Background: Antibiotic use is an important quality improvement target. Nearly 50% of antibiotic use is unnecessary or inappropriate. To combat overuse, the Centers for Disease Control and Prevention (CDC) proposed “time-outs” to reevaluate antibiotics.
Objective: To optimize antibiotic use through trainee-led time-outs.
Design: Before–after study.
Setting: Internal medicine (2 units, 46 beds) at a university hospital.
Patients: Inpatients (n = 679).
Intervention: From January 2012 until June 2013, while receiving monthly education on antimicrobial stewardship, resident physicians adjusted patients' antibiotic therapy through twice-weekly time-out audits using a structured electronic checklist.
Measurements: Antibiotic costs were standardized and compared in the year before and after the audits. Use was measured as World Health Organization defined daily doses (DDDs) per 1000 patient-days. Total antibiotic use and the use of moxifloxacin, carbapenems, antipseudomonal penicillins, and vancomycin were compared by using interrupted time series. Rates of nosocomial Clostridium difficile infection were compared by using incidence rate ratios.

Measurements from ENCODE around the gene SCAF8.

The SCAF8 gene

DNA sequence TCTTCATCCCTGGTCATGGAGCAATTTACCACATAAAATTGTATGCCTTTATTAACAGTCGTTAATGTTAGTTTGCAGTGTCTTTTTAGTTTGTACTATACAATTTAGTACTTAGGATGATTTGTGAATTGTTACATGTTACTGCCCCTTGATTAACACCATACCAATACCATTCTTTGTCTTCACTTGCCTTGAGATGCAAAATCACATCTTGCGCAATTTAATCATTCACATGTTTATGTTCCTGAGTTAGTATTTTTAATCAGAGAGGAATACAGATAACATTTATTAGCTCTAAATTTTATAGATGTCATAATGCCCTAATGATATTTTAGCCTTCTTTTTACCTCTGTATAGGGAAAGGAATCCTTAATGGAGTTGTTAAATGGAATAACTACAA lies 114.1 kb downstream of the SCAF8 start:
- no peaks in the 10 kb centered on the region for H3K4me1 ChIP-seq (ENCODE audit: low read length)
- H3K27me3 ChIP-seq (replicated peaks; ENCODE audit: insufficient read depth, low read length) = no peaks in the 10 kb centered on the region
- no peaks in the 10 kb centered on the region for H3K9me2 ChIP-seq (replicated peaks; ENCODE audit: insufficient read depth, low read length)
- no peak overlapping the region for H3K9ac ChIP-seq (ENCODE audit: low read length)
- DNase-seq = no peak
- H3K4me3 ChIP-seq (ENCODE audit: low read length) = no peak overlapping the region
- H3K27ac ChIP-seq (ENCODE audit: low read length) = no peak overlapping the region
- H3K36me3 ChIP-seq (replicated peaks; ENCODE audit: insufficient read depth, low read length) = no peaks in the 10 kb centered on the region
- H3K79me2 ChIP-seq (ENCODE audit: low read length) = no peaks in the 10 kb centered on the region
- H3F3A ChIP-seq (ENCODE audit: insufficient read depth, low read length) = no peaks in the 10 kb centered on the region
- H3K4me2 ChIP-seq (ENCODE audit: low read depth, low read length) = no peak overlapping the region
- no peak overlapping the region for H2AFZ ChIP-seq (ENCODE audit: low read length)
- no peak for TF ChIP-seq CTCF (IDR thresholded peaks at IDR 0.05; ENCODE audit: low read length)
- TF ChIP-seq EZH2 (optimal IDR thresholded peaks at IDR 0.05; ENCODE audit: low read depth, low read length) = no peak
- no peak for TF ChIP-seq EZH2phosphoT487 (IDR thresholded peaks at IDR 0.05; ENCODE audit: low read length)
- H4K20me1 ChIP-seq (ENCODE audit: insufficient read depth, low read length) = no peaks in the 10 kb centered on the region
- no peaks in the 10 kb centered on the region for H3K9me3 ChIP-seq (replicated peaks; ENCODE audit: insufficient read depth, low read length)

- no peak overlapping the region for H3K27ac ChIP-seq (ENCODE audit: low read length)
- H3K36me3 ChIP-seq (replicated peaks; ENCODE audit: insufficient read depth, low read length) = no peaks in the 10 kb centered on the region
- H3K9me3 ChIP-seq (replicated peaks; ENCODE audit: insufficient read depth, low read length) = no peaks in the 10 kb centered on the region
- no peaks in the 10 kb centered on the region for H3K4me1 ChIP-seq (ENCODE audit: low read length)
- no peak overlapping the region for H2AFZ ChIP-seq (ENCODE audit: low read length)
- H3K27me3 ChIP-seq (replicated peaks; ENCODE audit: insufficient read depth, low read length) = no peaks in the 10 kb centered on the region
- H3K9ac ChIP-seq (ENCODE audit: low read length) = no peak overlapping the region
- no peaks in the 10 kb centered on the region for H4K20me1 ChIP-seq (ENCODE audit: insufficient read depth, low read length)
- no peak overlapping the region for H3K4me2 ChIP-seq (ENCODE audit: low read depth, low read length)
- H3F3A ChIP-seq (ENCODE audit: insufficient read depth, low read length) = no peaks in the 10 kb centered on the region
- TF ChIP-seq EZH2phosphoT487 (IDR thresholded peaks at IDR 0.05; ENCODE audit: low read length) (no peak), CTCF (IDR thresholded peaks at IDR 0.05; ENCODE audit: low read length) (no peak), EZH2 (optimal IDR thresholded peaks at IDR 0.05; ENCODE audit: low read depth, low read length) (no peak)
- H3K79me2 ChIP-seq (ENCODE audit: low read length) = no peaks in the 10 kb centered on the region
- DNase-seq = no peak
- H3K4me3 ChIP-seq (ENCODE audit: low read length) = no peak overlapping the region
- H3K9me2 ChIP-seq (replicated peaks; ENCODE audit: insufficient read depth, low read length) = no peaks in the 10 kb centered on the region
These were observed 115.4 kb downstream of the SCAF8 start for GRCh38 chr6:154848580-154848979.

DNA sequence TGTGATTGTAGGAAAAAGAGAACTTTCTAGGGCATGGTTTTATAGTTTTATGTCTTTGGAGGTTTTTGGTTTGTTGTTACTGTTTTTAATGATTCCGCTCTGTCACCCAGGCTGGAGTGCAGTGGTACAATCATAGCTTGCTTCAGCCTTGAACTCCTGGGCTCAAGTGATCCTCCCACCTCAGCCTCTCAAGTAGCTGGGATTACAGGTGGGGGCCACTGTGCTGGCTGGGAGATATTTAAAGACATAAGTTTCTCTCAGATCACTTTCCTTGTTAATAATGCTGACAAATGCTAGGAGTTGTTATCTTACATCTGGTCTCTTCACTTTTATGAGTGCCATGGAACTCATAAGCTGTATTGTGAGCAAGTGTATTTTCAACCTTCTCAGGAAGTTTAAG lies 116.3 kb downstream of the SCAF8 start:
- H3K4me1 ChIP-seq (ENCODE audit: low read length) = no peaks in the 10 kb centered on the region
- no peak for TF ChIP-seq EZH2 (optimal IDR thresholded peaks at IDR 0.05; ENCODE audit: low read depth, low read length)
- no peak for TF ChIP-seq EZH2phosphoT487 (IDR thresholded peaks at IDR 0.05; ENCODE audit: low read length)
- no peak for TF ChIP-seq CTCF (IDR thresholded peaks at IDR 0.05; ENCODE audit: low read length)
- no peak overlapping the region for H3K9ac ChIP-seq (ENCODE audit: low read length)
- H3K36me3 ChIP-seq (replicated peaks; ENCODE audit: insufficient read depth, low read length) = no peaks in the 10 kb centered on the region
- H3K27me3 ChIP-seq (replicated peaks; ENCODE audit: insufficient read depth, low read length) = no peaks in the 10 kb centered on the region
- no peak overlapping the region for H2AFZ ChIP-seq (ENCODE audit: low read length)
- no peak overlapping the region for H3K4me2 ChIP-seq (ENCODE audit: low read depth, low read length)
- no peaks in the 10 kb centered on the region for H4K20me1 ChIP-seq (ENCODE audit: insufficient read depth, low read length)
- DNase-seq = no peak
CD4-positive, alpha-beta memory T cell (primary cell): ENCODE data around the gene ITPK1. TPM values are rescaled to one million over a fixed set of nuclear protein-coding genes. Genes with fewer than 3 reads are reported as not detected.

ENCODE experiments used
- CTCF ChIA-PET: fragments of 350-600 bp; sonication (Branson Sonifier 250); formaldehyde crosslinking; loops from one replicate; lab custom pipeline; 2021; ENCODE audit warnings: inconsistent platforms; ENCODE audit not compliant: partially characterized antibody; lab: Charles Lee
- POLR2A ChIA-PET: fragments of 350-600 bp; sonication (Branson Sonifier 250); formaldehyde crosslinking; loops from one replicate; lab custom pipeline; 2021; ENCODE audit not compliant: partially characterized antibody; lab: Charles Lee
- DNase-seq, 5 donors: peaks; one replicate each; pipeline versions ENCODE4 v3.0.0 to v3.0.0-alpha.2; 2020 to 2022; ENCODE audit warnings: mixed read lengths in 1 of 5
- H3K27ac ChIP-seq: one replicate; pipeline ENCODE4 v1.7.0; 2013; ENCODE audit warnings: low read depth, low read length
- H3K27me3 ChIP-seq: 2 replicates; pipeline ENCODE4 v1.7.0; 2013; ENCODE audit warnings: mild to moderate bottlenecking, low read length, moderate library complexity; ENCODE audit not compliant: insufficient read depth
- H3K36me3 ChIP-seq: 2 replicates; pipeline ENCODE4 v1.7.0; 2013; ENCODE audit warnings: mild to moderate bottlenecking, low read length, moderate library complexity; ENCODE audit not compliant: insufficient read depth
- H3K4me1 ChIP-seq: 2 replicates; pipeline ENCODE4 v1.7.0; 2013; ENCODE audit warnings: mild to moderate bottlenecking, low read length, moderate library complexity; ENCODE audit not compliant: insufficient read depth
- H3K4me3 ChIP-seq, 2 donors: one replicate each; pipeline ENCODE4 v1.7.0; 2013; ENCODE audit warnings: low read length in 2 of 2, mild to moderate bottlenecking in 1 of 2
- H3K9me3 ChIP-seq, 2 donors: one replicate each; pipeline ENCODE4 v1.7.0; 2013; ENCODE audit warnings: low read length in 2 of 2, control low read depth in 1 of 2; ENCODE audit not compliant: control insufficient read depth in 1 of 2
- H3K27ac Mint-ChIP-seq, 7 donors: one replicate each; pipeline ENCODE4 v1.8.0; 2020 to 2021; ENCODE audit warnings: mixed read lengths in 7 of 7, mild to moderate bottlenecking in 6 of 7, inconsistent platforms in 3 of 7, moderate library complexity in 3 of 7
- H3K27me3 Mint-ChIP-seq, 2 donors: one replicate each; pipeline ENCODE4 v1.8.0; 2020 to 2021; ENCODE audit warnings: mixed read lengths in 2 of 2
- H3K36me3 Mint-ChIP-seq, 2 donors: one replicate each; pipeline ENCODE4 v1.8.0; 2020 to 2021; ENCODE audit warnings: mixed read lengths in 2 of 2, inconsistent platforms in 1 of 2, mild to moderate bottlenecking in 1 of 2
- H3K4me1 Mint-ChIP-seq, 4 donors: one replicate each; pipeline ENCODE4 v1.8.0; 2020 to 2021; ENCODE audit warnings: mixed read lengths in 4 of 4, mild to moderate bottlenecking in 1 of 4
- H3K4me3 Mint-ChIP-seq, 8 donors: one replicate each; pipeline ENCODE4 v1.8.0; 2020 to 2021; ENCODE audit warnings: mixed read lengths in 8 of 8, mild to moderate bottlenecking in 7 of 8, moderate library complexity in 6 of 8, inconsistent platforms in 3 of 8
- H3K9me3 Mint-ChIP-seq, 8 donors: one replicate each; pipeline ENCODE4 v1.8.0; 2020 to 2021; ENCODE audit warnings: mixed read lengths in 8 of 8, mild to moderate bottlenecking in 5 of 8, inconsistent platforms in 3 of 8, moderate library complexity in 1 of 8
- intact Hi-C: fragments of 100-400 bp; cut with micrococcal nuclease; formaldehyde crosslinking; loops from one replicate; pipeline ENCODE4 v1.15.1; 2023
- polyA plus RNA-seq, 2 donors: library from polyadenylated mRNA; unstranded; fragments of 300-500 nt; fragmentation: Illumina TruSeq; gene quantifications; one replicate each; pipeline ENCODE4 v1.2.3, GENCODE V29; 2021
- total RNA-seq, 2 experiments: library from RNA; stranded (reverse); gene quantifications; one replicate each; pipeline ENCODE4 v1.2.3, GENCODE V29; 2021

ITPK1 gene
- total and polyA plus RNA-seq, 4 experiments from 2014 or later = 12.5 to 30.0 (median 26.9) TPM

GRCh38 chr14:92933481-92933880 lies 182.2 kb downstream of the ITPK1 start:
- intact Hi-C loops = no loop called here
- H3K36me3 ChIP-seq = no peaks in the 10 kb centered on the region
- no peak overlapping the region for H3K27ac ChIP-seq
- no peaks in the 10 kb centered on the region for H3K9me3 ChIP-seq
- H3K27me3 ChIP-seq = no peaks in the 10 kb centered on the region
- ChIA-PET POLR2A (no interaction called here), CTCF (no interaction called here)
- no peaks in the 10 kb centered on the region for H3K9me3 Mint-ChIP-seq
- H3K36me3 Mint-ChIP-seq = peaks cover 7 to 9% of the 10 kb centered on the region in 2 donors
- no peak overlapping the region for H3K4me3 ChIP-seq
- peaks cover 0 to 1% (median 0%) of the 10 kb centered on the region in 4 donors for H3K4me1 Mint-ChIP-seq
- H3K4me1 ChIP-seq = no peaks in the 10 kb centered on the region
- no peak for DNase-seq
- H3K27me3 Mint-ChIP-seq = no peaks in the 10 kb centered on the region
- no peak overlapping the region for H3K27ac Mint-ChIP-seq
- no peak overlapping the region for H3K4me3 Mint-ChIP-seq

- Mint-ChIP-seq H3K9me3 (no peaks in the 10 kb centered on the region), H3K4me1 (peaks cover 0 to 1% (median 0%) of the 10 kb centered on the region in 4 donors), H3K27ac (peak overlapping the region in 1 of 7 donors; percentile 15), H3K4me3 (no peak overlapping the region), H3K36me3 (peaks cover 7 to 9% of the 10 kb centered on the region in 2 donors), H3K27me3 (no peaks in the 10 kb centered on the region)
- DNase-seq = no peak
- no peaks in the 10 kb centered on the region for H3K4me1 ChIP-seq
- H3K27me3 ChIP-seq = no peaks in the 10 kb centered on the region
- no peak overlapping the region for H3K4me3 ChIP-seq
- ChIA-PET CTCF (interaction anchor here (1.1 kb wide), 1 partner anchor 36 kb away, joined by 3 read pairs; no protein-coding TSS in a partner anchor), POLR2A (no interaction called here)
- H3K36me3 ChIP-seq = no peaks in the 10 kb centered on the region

Results: Total costs in the units decreased from $149 743CAD (January 2011 to January 2012) to $80 319 (January 2012 to January 2013), for a savings of $69 424 (46% reduction). Of the savings, $54 150 (78%) was related to carbapenems and $15 274 (22%) was due to other antibiotic classes. Adherence with the auditing process was 80%. In the time-series analyses, the only reliable and statistically significant change was a reduction in the rate of moxifloxicin use, by −1.9 DDDs per 1000 patient-days per month (95% CI, −3.8 to −0.02; P = 0.048). Rates of C. difficile infection decreased from 24.2 to 19.6 per 10 000 patient-days (incidence rate ratio, 0.8 [CI, 0.5 to 1.3]).
Limitation: Other temporal factors may confound the findings.
Conclusions: An antibiotic self-stewardship bundle to implement the CDC's suggested time-outs seems to have reduced overall costs and targeted antibiotic use.
Primary Funding Source: None.